“He really underestimated the impact of this,” said one source close to the company who requested anonymity. “He can be naive on things like this.”
Others see him as the victim of a well-organized putsch, led by Chairman Gerhard Cromme, with the tacit consent of Kaeser.
“It looks to me like he was set up for a fall,” said Pascal Boeuf, a fund manager at UBS. “There are signs that this putsch had been planned for some time.”
What does seem clear is that Cromme, who brought Loescher on board in 2007, worked actively in the hours after the profit warning to lay the groundwork for his exit.
Cromme, who declined comment, had been forced to step down as chairman of ThyssenKrupp (TKAG.DE) just four months before, under fire for rubber-stamping bad investments by the steel group’s management. The same couldn’t be allowed to happen at Siemens.
It is also clear that relations between Loescher and Kaeser were fraught. One source told of a shouting match between the two in an elevator over Loescher’s attempt to muzzle the outspoken Kaeser on conference calls with analysts.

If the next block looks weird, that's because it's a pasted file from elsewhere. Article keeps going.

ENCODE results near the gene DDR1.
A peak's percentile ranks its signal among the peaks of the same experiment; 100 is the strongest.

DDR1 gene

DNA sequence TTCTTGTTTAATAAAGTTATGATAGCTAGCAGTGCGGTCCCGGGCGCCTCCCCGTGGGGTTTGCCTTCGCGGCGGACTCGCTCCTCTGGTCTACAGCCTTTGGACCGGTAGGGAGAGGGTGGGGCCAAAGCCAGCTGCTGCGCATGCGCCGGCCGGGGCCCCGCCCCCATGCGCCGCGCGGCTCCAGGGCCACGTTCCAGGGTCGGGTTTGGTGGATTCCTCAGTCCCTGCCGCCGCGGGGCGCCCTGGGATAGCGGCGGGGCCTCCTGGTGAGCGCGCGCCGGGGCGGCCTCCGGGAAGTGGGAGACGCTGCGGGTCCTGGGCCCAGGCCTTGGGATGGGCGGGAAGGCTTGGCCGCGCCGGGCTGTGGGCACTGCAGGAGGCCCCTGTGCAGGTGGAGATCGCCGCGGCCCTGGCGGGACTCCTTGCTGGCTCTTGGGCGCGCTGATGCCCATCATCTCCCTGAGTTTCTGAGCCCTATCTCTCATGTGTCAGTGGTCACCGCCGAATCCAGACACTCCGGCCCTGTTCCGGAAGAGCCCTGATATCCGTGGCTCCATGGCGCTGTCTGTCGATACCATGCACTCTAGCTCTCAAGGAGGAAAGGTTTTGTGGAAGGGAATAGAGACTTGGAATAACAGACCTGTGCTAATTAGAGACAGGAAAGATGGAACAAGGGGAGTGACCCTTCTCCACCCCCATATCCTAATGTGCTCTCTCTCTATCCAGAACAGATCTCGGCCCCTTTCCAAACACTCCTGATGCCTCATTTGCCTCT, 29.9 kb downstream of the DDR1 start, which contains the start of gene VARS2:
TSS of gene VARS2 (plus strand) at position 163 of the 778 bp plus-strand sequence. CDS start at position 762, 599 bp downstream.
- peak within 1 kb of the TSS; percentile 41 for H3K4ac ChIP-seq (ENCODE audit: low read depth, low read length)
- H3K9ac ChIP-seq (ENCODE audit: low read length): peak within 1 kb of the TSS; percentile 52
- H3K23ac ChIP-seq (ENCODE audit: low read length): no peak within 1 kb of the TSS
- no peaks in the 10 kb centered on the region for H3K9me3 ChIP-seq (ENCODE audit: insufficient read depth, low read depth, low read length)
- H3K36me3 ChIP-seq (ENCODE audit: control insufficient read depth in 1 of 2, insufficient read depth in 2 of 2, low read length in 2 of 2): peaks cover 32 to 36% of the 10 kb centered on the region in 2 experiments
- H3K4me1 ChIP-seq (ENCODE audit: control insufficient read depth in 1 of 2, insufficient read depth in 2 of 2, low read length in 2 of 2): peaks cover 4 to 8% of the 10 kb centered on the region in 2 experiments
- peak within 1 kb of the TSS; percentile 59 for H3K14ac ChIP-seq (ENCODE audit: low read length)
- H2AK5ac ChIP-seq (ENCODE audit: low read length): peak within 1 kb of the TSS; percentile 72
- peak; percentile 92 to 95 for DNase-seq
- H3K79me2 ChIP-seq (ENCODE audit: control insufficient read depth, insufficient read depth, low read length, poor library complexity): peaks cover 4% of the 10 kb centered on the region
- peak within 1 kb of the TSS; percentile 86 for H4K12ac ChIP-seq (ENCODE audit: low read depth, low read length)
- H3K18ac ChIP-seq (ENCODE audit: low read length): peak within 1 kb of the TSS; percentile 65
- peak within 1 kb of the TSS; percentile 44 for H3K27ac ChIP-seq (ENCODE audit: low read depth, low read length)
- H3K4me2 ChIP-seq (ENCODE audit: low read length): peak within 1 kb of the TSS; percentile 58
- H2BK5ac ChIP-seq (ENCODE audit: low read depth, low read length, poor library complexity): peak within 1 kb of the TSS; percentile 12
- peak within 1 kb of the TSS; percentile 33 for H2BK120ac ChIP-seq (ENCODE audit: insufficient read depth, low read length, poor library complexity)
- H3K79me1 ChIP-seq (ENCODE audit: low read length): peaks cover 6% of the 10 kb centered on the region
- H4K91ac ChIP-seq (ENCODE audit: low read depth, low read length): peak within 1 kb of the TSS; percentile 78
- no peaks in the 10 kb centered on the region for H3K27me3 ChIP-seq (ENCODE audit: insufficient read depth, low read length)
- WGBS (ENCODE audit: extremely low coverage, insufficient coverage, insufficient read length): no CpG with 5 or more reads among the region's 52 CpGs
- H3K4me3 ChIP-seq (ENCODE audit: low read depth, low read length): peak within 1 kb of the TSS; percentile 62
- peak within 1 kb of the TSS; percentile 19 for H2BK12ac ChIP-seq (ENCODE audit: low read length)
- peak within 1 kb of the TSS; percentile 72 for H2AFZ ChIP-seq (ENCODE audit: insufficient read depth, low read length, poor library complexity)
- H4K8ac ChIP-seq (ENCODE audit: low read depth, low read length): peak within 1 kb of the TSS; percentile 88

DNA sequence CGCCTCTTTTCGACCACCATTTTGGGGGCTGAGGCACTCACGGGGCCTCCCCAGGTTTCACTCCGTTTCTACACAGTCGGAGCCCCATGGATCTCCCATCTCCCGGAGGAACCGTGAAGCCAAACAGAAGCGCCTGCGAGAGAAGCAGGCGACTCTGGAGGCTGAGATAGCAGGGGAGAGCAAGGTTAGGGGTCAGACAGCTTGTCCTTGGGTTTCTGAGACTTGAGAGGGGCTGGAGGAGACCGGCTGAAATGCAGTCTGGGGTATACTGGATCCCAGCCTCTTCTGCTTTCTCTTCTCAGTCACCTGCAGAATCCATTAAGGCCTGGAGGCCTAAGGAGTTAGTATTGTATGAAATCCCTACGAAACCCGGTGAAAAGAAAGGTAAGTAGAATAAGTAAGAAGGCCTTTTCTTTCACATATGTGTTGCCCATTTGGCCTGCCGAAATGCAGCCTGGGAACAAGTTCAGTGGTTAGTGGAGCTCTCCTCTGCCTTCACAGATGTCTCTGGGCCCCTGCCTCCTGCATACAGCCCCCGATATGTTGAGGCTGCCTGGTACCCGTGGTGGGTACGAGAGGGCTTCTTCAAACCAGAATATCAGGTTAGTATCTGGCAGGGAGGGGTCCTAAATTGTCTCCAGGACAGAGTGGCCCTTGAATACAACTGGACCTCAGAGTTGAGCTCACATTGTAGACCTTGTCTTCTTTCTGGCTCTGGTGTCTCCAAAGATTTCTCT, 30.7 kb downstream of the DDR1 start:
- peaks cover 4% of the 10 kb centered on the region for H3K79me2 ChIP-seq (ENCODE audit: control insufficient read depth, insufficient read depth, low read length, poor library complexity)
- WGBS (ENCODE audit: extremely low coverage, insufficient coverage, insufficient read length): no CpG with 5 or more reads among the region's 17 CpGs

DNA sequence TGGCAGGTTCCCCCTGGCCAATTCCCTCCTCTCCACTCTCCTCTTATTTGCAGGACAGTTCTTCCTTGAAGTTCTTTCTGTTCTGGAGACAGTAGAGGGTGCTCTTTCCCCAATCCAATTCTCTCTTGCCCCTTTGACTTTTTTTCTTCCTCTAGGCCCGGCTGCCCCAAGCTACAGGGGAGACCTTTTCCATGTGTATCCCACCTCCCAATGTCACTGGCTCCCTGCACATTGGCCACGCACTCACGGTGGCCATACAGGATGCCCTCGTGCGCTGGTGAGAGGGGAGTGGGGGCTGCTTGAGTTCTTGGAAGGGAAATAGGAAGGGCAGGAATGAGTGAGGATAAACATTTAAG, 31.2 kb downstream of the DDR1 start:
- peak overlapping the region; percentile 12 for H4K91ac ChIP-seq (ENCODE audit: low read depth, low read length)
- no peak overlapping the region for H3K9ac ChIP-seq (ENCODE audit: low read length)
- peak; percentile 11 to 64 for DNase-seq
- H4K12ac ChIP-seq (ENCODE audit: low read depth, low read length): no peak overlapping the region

At a recent shareholders’ meeting in Munich, the two were asked pointedly about their relationship. Loescher played down the tensions, but Kaeser’s response did little to ease concerns: “We complement each other like light and darkness,” he said.
A former employee says the two hate each other “like the plague”.
Still, Loescher did not see the axe coming even after the profit warning sent Siemens stock sliding 8 percent. The next day, a Friday, he gave an interview to Germany’s Sueddeutsche Zeitung in which he spoke of “headwinds” and vowed to stay on.